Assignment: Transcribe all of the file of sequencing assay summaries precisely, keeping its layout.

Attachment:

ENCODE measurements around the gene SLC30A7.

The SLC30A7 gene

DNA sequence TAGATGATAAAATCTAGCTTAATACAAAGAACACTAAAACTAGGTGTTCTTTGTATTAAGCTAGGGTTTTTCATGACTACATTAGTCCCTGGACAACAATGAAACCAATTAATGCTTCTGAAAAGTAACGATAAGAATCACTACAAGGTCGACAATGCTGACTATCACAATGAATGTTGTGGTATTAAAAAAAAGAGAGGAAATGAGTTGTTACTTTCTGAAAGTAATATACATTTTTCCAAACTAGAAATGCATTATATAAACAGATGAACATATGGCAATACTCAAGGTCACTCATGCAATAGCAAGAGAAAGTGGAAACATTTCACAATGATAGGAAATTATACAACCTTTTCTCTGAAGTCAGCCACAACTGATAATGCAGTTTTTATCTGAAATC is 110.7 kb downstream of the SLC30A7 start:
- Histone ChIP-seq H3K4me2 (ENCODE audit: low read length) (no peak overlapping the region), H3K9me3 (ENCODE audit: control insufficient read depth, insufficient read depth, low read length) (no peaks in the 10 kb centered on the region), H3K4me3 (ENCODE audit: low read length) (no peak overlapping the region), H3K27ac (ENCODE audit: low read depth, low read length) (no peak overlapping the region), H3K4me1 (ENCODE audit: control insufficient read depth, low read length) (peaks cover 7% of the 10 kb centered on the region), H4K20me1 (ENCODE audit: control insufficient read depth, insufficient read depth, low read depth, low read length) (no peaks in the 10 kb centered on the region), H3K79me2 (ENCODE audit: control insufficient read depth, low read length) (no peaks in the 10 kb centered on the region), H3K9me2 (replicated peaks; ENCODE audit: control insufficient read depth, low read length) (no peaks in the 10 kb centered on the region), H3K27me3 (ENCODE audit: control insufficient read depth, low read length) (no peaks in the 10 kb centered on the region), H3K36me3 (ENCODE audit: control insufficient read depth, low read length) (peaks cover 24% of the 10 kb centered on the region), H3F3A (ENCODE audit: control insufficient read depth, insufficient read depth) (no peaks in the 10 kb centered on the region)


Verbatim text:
ENCODE measurements around the gene SLC30A7.

The SLC30A7 gene

DNA sequence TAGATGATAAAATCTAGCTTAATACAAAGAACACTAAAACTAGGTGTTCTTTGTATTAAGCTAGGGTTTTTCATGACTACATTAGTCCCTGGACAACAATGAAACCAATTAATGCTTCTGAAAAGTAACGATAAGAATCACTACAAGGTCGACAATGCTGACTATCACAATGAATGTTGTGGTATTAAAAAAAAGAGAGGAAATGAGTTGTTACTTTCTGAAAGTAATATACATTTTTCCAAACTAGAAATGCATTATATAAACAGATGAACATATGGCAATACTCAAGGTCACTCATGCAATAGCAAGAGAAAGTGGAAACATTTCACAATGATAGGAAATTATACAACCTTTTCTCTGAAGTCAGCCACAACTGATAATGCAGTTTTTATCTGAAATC is 110.7 kb downstream of the SLC30A7 start:
- Histone ChIP-seq H3K4me2 (ENCODE audit: low read length) (no peak overlapping the region), H3K9me3 (ENCODE audit: control insufficient read depth, insufficient read depth, low read length) (no peaks in the 10 kb centered on the region), H3K4me3 (ENCODE audit: low read length) (no peak overlapping the region), H3K27ac (ENCODE audit: low read depth, low read length) (no peak overlapping the region), H3K4me1 (ENCODE audit: control insufficient read depth, low read length) (peaks cover 7% of the 10 kb centered on the region), H4K20me1 (ENCODE audit: control insufficient read depth, insufficient read depth, low read depth, low read length) (no peaks in the 10 kb centered on the region), H3K79me2 (ENCODE audit: control insufficient read depth, low read length) (no peaks in the 10 kb centered on the region), H3K9me2 (replicated peaks; ENCODE audit: control insufficient read depth, low read length) (no peaks in the 10 kb centered on the region), H3K27me3 (ENCODE audit: control insufficient read depth, low read length) (no peaks in the 10 kb centered on the region), H3K36me3 (ENCODE audit: control insufficient read depth, low read length) (peaks cover 24% of the 10 kb centered on the region), H3F3A (ENCODE audit: control insufficient read depth, insufficient read depth) (no peaks in the 10 kb centered on the region)